For many Canadians, especially those of a ‘progressive’ bent, whenever a conflict pitted the modern, rich, sophisticated, industrialized West against less developed groups the automatic assumption is that ‘right’ is on the side of the poor, backwards underdog. Thus, many found it easy to forgive al Qaeda’s early attacks – and sometimes, as in the Balkans al Qaeda and the American led West made common cause. But it is important to remember that we, the liberal, democratic West, have made common cause, indeed formal alliances, with unsavoury partners before – when the common enemy (NAZI Germany, for example) was so evil that almost any ally was welcome. We must remember that the ‘war aims’ of our avowed enemies involve imposing a medieval, undemocratic, illiberal, theocratic system of government on the whole world – many of our enemies believe that only by doing that will they ‘save’ themselves and us. Million and millions of devout Muslims disagree and want, beg us to win this ‘new war.’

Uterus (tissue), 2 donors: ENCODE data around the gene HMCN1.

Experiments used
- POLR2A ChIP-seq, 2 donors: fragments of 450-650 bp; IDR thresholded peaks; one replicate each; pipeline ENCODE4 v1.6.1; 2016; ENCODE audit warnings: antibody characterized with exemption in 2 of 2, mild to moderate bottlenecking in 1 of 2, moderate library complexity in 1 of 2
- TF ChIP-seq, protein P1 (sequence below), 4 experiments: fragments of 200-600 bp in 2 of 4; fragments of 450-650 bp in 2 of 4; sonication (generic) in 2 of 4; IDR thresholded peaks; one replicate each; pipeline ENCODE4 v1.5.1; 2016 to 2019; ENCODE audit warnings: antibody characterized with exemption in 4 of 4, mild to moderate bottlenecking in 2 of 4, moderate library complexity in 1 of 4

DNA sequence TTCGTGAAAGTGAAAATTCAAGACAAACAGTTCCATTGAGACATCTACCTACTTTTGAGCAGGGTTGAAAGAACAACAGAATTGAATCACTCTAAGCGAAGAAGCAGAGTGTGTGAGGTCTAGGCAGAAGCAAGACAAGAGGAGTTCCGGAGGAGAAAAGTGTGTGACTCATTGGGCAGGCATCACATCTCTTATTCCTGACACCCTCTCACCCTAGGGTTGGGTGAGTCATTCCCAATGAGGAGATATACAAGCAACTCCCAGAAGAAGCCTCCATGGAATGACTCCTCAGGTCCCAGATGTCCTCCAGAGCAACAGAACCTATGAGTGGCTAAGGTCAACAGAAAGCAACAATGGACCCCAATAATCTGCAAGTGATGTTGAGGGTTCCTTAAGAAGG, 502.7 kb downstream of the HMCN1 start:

Defence Minister Gordon O’Connor is under fire, yet again, for being honest, albeit optimistic. He has said that this ‘new war’ might go on for 15 more years in various locations throughout the world. It might not go on in Afghanistan or, at least, it might not be confined to Afghanistan. Canadians may – should – be able to withdraw from Afghanistan in the next few years, to rest, refit and rebuild – to prepare for the next phase of this ‘new war,’ and hand over to bigger, richer NATO allies, but we should not, in Ruxted’s view must not, “cut and run.” We are one of the few ‘militarily capable’ nations. We are uniquely blessed by nature, history and our own hard work. We have a ‘responsibility to protect’ our interests, as well as other inhabitants of the Earth not so strong and free, from the very real threat posed by the various fundamentalist ‘jihadist’ movements which have declared war on us.